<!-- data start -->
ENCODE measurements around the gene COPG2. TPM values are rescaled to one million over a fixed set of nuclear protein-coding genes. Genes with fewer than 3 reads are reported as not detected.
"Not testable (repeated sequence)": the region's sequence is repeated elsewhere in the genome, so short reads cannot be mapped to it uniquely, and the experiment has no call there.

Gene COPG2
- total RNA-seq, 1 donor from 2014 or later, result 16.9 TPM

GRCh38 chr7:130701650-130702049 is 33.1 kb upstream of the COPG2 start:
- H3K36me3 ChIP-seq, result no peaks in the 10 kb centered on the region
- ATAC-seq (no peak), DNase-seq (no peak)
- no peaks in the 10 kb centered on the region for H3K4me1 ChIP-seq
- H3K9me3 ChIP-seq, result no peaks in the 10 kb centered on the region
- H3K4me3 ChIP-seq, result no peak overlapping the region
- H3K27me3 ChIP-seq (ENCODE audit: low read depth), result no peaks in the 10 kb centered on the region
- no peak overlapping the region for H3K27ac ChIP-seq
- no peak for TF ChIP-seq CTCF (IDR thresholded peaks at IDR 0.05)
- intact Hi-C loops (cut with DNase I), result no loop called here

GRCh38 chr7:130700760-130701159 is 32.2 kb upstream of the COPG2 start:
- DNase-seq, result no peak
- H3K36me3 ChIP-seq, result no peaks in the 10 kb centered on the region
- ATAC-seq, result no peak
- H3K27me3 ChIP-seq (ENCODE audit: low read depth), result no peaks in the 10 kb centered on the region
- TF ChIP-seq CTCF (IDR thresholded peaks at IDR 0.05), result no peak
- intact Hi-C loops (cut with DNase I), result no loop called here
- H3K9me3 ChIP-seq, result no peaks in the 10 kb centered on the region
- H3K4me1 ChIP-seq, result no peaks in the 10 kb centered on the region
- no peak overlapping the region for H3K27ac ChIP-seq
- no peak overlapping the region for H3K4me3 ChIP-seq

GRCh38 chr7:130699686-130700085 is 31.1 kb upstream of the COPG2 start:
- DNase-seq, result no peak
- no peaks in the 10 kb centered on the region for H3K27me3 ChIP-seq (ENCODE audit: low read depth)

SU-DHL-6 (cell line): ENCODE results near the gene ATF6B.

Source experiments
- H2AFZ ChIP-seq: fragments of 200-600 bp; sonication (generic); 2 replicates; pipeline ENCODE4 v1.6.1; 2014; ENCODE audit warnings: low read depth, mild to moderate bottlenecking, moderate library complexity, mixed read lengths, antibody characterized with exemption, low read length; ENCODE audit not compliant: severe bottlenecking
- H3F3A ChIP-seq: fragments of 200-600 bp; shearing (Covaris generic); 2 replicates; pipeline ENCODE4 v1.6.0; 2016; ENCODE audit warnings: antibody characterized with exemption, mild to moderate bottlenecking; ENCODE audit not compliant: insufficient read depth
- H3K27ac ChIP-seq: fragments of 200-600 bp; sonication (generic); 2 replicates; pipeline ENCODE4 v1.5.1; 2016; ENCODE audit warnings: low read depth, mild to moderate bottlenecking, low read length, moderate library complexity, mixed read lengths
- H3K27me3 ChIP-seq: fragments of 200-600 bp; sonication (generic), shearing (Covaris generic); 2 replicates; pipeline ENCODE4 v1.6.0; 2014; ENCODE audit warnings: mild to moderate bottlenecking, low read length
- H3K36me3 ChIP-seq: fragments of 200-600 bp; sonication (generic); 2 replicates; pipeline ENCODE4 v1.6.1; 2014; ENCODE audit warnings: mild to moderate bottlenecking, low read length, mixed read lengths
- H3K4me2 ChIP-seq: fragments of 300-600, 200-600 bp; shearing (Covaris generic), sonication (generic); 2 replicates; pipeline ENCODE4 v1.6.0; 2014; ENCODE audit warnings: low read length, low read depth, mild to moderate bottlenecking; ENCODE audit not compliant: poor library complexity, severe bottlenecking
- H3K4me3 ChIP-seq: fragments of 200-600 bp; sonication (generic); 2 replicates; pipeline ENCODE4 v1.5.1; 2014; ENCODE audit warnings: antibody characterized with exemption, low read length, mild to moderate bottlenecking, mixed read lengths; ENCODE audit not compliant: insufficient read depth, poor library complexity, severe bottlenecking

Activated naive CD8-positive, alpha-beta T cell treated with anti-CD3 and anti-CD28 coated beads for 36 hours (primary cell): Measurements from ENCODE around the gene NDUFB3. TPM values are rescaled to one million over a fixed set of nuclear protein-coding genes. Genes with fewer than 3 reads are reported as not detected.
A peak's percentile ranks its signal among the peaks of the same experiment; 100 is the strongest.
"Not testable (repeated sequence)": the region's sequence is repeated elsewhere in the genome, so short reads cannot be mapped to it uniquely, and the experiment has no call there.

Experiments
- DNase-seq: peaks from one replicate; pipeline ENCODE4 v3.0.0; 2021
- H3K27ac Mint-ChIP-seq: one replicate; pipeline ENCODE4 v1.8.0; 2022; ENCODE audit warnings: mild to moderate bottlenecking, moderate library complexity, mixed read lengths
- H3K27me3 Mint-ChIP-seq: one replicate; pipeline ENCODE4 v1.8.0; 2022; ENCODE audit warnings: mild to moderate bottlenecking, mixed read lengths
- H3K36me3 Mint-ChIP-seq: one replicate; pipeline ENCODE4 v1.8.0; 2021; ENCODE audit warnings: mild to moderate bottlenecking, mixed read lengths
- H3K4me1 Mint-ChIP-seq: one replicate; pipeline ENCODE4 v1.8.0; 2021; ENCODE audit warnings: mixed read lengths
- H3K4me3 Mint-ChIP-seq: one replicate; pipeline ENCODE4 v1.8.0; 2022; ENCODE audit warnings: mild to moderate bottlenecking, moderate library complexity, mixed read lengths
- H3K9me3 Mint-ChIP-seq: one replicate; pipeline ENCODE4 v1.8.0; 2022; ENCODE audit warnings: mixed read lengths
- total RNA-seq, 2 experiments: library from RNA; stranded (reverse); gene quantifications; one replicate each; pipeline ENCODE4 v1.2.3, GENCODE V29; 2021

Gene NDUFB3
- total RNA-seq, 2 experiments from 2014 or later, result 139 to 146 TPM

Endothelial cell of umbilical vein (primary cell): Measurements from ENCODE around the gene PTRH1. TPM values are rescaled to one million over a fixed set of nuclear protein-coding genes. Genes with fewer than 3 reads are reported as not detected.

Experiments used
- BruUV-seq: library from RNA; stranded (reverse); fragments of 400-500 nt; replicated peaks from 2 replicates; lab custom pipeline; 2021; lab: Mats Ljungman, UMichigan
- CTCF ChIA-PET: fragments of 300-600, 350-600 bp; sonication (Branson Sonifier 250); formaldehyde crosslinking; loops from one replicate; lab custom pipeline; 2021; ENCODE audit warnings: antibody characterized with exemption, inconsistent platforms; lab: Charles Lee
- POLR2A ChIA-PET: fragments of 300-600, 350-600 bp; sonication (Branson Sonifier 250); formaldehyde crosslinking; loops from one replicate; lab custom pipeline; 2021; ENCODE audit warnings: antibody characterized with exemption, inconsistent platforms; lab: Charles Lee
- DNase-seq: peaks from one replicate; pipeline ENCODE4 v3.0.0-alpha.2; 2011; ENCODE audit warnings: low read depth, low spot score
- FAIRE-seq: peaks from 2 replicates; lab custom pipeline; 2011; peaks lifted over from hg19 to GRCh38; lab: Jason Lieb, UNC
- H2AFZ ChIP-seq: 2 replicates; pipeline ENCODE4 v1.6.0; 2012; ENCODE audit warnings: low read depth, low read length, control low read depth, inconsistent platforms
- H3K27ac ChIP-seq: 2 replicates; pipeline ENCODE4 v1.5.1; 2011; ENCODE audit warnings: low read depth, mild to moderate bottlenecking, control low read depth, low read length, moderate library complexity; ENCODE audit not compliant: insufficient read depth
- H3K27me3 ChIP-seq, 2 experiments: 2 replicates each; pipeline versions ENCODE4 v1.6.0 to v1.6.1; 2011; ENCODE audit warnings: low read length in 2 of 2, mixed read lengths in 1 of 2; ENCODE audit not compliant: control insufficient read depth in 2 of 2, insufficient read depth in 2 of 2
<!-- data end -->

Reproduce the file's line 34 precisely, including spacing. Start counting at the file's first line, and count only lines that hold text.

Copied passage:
- H3K27me3 ChIP-seq: fragments of 200-600 bp; sonication (generic), shearing (Covaris generic); 2 replicates; pipeline ENCODE4 v1.6.0; 2014; ENCODE audit warnings: mild to moderate bottlenecking, low read length